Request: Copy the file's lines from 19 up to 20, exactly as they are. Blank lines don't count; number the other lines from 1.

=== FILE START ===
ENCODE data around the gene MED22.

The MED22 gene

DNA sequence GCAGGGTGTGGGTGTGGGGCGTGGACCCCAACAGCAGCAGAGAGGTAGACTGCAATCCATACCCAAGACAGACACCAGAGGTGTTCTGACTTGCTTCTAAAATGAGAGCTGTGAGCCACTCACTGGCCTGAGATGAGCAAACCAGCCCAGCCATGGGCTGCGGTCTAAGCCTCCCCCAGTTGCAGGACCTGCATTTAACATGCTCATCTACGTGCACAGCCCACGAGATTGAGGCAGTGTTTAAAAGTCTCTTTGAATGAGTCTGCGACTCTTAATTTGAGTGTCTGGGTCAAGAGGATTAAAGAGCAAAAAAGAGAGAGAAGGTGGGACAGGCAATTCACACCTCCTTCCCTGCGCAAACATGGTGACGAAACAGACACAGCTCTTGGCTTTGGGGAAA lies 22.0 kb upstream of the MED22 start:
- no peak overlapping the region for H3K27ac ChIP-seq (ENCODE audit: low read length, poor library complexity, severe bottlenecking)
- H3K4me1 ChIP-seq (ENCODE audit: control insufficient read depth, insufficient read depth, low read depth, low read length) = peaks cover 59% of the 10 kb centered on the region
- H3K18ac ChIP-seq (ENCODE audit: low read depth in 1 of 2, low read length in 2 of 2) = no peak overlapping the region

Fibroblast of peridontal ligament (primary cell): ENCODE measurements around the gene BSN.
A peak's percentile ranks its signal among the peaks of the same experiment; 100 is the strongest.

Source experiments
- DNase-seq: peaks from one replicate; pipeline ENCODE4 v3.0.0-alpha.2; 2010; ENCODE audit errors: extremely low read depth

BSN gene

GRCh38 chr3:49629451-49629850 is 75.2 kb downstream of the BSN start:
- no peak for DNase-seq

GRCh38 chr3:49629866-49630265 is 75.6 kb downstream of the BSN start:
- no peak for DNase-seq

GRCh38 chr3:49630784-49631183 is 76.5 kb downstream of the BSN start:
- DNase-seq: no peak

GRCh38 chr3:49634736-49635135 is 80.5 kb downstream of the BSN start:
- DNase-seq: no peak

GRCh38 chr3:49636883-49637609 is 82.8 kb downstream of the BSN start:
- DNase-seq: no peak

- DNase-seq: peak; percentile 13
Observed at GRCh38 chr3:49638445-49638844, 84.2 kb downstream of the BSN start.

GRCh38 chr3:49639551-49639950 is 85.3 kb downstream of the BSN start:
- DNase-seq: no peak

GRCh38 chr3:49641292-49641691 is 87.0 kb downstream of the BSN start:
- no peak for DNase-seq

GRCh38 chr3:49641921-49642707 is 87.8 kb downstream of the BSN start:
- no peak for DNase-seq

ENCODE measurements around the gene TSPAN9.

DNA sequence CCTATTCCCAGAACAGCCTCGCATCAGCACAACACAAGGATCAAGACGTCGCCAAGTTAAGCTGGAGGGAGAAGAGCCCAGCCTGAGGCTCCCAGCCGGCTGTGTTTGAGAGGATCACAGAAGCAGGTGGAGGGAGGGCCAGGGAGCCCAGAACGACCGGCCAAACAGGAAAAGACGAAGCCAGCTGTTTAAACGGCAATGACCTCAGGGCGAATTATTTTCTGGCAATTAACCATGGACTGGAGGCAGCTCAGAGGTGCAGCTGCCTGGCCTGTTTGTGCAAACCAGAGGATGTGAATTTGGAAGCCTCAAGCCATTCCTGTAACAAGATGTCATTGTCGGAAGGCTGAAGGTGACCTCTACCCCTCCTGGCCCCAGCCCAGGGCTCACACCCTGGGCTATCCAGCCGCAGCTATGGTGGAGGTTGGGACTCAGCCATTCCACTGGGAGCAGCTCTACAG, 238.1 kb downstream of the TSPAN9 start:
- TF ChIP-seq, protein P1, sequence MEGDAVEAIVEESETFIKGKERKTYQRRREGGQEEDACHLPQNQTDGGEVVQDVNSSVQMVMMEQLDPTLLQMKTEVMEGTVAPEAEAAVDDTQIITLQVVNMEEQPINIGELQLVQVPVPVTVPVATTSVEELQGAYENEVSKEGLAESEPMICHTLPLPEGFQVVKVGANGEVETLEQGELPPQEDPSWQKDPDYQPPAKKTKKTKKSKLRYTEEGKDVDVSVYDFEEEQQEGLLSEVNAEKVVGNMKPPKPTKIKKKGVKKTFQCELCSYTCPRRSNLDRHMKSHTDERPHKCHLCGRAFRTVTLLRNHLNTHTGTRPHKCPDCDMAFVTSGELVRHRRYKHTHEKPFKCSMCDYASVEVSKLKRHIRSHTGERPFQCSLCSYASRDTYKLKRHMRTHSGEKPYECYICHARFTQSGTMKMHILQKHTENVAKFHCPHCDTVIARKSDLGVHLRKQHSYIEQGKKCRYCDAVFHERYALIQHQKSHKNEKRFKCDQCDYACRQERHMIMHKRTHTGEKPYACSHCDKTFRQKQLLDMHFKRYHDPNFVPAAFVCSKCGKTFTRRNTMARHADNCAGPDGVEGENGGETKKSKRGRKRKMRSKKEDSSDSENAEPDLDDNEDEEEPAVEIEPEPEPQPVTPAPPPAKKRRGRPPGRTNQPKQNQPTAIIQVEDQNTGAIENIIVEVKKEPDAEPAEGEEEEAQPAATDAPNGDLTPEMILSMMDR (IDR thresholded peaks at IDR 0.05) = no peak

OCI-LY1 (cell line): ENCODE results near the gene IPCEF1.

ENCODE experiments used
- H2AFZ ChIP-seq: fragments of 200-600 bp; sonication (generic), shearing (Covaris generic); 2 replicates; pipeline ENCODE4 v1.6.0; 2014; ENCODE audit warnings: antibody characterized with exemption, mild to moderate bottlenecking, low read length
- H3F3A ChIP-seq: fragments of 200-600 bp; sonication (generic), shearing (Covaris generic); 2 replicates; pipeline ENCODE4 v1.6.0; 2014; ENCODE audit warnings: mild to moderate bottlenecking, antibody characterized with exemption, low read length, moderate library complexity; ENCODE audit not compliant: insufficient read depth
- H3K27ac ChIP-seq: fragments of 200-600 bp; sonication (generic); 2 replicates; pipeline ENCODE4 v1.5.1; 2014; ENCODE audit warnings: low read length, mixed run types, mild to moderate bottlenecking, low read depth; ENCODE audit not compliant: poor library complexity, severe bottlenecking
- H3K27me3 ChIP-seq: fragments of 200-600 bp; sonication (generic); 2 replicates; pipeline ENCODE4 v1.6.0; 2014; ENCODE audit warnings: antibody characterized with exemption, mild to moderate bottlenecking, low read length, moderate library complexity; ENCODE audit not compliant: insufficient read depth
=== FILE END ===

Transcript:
- DNase-seq: no peak

GRCh38 chr3:49636883-49637609 is 82.8 kb downstream of the BSN start: